posted on July 30: McMaster biologists help decode beneficial bacterium


It has taken four years, but an international consortium that includes McMaster researchers has decoded the genome sequence of a bacterium that could play a key role in reducing the use of chemical fertilizers.

The sequence revealed that the bacterium contains more than 6,000 genes or roughly one-fifth the number present in the human genome.

This research contributes significantly to the goal of achieving environmentally safe and economically sustainable food crops.

The bacterium, Sinorhizoblum meliloti (S. meliloti) is commonly applied to alfalfa crops as part of a natural fertilization process.

Until now, scientists did not have a comprehensive understanding of the bacterium's genome. S. meliloti is unusual in that its genome is made up of three chromosomes, while most common bacteria have only one.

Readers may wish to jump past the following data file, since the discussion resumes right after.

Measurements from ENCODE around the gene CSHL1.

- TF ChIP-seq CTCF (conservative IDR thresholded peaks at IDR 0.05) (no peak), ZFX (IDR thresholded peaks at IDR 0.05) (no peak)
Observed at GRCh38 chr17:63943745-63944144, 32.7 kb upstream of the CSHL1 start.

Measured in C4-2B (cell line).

Three teams of scientists, from McMaster (teamed with the Universitat Bielefeld, Germany), Stanford University, France and Belgium, were responsible for sequencing each of the three chromosomes. The integration of their research appears in the most recent issue of the international journal, Science.

Turlough Finan, chair of biology and one of the lead investigators, believes that now that the sequence of genes is known, researchers can infer many processes and investigate the functions of many genes more efficiently.

“If we can understand how the bacterium works, we may be able to improve the nitrogen-fixation process and increase the range of plants it can interact with.”

The team at McMaster includes Finan and Brian Golding, a professor of biology and a specialist in bio-informatics. Other members are Alison Cowie, research technologist; Ismael Hernandez-Lucas, postdoctoral candidate; Kim Wong, master's candidate and Patrick Chain, a recent M.Sc. graduate.